To get real answers from real candidates about their efforts to collect our concerns, in early 2016, I asked 475 candidates if they had a plan, what steps their plans included, and how much of their campaign budgets were being allocated. Candidates were running for US Senate or House of Representatives, state Senate or House and county positions – and even president*. (Click here to see candidates' responses.)
Fifty-eight candidates (58) responded. The majority (47) said, “YES, I have a plan” – 41 said they were already implementing their plans. Fantastic!
Here are four reasons why I remain skeptical:
1 – I have never seen a candidate on my doorstep in my lifetime; two residents I surveyed told me candidates had stopped by.
In September 2016, only two out of 114 people who lived in three different communities (wealthy Bellevue, diverse Tukwila, and small Wahkiakum County) told me that they had seen one of their candidates. Busted?
2 – If candidates are collecting concerns, I expect to see tangible results:
a – concerns collected into a final report. I have yet to see evidence of a collection of residents' concerns, especially available for public review. Without that information, how can we hold our elected officials accountable for addressing, or not addressing, our concerns? How can they set long-range plans or prioritize their city, county, school, state, or other weekly/monthly meeting agenda items without that crucial information?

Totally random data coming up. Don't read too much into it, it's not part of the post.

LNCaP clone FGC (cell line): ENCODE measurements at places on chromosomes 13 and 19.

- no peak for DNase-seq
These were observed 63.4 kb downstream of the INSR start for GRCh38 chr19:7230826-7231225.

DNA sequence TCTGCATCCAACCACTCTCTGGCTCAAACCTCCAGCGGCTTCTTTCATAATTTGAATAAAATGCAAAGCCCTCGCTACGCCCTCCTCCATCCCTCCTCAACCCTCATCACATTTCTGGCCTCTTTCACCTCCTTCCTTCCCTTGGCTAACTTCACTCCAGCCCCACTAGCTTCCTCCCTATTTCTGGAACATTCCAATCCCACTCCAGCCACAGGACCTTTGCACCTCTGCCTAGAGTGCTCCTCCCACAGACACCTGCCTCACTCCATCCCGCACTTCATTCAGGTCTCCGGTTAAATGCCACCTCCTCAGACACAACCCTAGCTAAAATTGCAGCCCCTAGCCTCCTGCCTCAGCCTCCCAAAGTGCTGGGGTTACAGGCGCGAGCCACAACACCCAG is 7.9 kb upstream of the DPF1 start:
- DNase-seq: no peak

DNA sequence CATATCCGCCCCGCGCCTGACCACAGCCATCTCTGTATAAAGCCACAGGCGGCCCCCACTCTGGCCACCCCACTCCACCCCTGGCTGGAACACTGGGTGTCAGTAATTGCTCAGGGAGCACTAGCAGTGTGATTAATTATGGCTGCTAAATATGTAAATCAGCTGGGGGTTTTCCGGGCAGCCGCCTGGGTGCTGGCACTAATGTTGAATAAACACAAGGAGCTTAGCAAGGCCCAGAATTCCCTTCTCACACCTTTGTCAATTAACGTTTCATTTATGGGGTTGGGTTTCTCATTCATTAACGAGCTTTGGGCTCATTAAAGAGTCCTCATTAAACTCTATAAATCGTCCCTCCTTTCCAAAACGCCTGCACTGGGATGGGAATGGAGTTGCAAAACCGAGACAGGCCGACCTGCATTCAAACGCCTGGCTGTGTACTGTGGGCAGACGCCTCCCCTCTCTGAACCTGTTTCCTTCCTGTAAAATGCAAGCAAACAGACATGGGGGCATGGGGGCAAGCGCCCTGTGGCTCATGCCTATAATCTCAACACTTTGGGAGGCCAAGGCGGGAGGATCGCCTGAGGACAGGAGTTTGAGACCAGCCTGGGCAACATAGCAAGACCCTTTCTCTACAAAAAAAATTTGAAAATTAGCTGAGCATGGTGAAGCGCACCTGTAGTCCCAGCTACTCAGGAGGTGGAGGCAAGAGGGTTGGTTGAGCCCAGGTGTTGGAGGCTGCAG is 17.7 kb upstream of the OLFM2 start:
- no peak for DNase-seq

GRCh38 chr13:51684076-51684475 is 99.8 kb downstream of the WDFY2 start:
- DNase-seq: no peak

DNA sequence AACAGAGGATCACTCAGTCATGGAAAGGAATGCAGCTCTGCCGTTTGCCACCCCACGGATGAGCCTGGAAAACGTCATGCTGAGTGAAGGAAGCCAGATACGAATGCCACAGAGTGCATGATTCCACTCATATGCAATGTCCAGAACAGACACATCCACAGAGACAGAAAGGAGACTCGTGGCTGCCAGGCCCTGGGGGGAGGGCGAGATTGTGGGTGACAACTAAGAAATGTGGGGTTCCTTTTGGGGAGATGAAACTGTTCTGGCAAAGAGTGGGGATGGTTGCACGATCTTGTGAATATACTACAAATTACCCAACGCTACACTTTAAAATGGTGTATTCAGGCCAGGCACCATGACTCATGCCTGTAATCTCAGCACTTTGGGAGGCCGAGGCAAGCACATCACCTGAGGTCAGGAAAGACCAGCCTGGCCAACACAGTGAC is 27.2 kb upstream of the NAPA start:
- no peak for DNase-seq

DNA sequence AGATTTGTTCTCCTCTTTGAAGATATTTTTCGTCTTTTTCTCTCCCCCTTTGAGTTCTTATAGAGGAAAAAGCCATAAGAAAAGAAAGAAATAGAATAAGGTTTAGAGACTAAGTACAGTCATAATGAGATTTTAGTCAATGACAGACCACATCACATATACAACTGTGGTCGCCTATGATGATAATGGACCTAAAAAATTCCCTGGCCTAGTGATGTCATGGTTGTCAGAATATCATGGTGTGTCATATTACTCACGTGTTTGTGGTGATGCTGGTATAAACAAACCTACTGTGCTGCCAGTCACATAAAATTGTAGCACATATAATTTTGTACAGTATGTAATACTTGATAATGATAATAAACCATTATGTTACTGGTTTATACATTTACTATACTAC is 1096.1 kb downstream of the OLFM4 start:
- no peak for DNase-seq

In October 2016, I collected concerns from 100 of my neighbors. I went door-to-door in neighborhoods surrounding where I lived and asked what they wanted their elected officials to work on. I summarized over 300 of their concerns into 23 main categories (listed below).
Their #1 concern? Politicians … don't care about us … represent their wealthy friends, not us … don't respond to, nor communicate with us.
b – concerns being addressed. To see how many of my 100 neighbors' concerns had been addressed during 2016, I reviewed 200 meeting minutes from 9 of my neighbors' 10 elected bodies. Fewer than 6% of 1,221 new policies or laws came close. I cannot say that their other concerns were not addressed – just the ones mentioned to me on those cold, rainy days. Sewer, water and garbage were not on the list, but probably would have been if the city stopped taking care of them.
c – campaign expenses reflecting a commitment. This year, a paltry $25,000 of campaign money was spent in Washington State on surveys and polls (out of $9 million collected and $13 million spent as of 9/25/17). They spent $1 million on one-way communications, “vote for me”, but only $25,000 to hear our concerns? Last year (2016), 18 candidates stated budget allocations from 0% to 100%, 23 stated that allocated time was more important than a budget allocation (4 specified their time allocation, 19 did not), and 18 answers were unclear.